The Conflict Incentive
There is a dirty secret in some family law cases, one that clients only learn about long after they’ve retained counsel, and sometimes only after they look back at the pain, stress, and expense of their divorce. The secret is that some family lawyers have a perverse incentive. Attorneys bill clients by the hour to solve their problems. That means they get paid more if the clients have more problems. Quite simply, lawyers have an economic incentive to create conflict to bill the file. Sure they have a lawyers’ creed that says they will be reasonable and advocate settlement, but ask any economist which is a better predictor of human behavior: a creed or an economic incentive?
Worse still, clients often never know, or only realize much later, the role their lawyer plays in either minimizing or exacerbating that costly conflict. It’s all too easy for a lawyer to receive a curt email from opposing counsel and forward it right along to the client with a message of outrage and indignation instead of restraint and understanding. In fact, that’s exactly what some clients want to see from their lawyer. When lawyers ask their clients to take a breath, recognize that while this is personal it’s still business, and try to explain the other side’s point of view, they can be accused of being a pushover. That’s natural; clients want their lawyers to be tough. They want them to be as outraged as they are and to convey every bit of outrage and contempt right back to the opposing counsel and their spouse. For a short while responding to contempt with contempt will make the client feel better, but then of course the litigation, the anxiety, the bitterness and the bills that go with it continue to expand.
The much harder, much less profitable, and often completely thankless job in the short term is telling the client that the other side has a point and they won’t be threatened or insulted into settlement. Some clients don’t want to hear that. They will tell you they had rather pay the attorney than the opposing party. For a short while that may be true, but it’s almost never true in the long run. We see this in many litigated cases where attorneys file motions to withdraw based on non-payment of attorneys’ fees.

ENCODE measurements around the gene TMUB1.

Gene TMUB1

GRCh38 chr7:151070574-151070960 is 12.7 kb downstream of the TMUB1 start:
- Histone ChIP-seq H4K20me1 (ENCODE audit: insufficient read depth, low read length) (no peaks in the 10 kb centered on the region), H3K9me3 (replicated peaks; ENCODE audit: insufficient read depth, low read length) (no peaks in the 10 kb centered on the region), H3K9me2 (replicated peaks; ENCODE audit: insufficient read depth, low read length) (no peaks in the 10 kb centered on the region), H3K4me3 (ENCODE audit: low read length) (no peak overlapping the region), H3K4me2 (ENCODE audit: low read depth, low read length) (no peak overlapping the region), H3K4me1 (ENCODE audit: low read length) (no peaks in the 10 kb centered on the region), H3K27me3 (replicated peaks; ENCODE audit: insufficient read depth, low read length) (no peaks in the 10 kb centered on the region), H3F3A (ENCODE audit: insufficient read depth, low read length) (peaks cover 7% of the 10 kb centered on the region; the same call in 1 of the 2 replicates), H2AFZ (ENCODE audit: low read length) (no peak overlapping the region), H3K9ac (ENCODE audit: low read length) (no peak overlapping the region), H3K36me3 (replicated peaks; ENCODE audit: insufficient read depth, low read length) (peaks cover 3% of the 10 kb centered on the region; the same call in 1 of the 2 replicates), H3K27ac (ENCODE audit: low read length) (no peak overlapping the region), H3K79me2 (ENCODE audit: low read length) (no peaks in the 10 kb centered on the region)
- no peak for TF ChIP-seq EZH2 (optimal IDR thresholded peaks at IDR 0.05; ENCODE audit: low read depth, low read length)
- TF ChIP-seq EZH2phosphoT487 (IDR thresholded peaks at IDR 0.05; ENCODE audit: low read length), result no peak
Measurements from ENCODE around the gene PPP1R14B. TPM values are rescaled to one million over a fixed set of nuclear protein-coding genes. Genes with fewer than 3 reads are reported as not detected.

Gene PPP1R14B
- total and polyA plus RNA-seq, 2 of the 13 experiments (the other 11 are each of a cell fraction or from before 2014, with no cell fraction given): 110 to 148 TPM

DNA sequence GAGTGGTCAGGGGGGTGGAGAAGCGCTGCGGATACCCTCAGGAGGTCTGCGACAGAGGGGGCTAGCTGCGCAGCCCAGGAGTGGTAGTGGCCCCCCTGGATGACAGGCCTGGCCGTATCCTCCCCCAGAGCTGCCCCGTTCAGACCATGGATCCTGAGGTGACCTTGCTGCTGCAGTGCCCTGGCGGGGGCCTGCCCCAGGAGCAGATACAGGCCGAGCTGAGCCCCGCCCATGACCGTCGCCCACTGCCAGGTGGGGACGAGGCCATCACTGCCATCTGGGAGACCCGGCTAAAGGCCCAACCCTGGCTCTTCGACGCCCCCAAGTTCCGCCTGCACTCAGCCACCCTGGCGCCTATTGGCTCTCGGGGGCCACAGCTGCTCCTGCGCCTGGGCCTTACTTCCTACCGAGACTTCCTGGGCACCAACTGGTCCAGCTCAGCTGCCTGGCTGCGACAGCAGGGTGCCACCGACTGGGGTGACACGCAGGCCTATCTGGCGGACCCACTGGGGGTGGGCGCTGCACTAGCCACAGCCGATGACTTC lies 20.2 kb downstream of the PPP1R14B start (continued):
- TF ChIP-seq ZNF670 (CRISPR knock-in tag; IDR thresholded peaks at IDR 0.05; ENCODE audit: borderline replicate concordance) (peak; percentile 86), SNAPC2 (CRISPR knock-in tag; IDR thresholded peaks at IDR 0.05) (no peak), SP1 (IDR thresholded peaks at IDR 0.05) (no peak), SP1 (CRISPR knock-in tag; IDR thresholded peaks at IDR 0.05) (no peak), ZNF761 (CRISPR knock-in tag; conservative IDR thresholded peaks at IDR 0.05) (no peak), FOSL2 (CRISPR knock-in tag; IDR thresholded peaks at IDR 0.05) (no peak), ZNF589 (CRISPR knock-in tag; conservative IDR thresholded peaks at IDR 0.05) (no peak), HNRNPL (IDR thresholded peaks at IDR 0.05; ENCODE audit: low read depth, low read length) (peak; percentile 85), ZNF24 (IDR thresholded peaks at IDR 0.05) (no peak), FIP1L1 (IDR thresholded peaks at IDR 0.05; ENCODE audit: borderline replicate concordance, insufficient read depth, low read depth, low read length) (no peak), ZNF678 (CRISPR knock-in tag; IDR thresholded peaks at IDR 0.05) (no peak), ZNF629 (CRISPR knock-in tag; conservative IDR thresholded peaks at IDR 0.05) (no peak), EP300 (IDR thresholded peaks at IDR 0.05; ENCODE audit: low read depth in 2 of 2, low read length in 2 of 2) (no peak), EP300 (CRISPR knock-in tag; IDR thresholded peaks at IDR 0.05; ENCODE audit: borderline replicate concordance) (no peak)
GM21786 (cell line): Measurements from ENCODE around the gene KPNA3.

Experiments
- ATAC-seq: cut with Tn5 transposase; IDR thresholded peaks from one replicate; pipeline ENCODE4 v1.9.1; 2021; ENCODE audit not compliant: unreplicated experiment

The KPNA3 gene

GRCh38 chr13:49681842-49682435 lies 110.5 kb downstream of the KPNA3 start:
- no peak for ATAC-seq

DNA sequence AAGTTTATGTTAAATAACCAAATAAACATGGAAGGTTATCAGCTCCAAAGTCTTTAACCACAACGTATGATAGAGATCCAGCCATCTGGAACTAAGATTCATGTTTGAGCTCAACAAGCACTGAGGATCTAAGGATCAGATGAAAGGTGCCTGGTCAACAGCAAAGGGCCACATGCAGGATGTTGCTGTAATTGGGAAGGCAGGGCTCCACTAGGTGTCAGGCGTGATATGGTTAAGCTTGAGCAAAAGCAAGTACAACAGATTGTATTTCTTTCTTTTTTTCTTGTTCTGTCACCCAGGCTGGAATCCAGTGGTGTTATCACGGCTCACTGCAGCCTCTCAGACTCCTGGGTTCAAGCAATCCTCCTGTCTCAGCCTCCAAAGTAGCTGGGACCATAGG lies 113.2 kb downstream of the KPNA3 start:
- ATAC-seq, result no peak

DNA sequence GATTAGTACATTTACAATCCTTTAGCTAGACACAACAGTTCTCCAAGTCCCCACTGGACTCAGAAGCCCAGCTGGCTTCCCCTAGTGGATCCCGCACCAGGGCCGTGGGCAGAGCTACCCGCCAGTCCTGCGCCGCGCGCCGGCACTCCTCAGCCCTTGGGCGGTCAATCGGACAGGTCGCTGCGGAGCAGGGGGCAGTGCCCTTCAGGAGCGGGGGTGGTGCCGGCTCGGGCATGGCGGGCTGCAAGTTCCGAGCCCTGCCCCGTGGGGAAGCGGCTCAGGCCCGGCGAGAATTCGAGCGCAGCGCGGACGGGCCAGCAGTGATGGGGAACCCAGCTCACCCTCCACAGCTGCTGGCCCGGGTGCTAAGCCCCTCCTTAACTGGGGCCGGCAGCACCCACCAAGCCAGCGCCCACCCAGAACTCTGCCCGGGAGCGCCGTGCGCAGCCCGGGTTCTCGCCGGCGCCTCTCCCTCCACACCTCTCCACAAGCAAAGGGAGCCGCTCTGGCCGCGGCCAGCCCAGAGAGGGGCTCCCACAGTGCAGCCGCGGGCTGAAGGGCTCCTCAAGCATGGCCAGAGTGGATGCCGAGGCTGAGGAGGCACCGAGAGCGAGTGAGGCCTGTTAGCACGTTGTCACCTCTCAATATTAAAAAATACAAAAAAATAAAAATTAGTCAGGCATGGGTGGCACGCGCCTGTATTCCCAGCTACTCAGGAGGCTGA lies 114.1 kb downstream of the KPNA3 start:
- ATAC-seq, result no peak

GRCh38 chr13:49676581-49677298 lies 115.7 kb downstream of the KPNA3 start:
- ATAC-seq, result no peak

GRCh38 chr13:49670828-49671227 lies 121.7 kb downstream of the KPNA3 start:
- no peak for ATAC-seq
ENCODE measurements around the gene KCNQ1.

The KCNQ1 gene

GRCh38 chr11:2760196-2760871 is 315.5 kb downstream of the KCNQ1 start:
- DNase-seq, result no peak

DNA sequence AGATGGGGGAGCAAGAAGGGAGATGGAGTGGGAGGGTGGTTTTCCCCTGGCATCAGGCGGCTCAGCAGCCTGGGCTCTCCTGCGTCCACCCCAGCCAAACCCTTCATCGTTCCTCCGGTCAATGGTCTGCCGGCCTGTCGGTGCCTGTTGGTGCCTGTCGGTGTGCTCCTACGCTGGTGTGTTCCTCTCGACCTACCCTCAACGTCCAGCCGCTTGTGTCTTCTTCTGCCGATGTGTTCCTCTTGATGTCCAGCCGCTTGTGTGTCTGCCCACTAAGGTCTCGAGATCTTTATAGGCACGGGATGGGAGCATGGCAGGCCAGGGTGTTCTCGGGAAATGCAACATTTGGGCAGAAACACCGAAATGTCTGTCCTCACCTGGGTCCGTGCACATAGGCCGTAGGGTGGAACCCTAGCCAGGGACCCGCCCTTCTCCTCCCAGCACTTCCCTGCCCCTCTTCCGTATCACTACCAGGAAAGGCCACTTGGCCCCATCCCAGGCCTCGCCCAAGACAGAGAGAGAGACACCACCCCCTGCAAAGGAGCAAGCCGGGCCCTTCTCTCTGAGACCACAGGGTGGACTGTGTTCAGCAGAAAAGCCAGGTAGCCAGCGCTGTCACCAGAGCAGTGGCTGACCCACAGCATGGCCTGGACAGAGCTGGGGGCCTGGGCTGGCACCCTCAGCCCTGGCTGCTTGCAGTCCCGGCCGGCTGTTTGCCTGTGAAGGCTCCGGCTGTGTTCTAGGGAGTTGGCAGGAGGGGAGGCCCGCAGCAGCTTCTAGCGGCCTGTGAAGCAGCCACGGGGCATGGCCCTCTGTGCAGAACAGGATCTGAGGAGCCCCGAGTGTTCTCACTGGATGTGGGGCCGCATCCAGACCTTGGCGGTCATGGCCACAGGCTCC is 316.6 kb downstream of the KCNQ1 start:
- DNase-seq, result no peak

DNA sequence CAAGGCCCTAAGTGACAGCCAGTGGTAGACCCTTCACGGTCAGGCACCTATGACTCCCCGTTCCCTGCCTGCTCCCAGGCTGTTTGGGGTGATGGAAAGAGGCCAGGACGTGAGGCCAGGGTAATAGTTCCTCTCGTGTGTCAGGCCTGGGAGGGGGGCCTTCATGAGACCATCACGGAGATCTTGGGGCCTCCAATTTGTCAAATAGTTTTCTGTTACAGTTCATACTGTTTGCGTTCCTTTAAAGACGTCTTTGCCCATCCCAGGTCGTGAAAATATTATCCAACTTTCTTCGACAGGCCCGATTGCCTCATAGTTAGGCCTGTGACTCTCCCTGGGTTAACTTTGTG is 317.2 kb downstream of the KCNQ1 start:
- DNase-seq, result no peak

There is Another Option
Potential clients should understand they do have choices in how they go about ending their marriage. Collaborative divorce is a legal, non-adversarial method available in Texas to address the perverse incentive to bill clients. Both collaborative law attorneys sign a contract with the clients at the start of the case which requires them to withdraw if the case cannot be resolved during the process. In fact, the Texas statute which governs collaborative divorce makes this mandatory. As such, the attorneys are prohibited from acting as litigation counsel if the case is not settled. This means that from day one, both attorneys are incentivized to work with only one goal in mind; and that is, to settle the case.
That simple agreement, perhaps more than any other feature of collaborative law, creates an atmosphere conducive to settlement and curtails that perverse incentive to create conflict. The more conflict you create, the more likely a collaborative case will end up litigated and the lawyers will stop getting paid. That means the lawyers have an economic incentive to stay at the table and continue negotiating, to respond to client demands with understanding, and to control the expectations of their clients.
The Texas Lawyer’s Creed is great and contrary to the cynicism of this post, I honestly believe that most lawyers are good people who put their clients’ best interests above their own bottom line. Still, lawyers are people and people generally follow economic incentives, so I’ll continue to support collaborative divorce where the economic incentive aligns with the client’s best interests.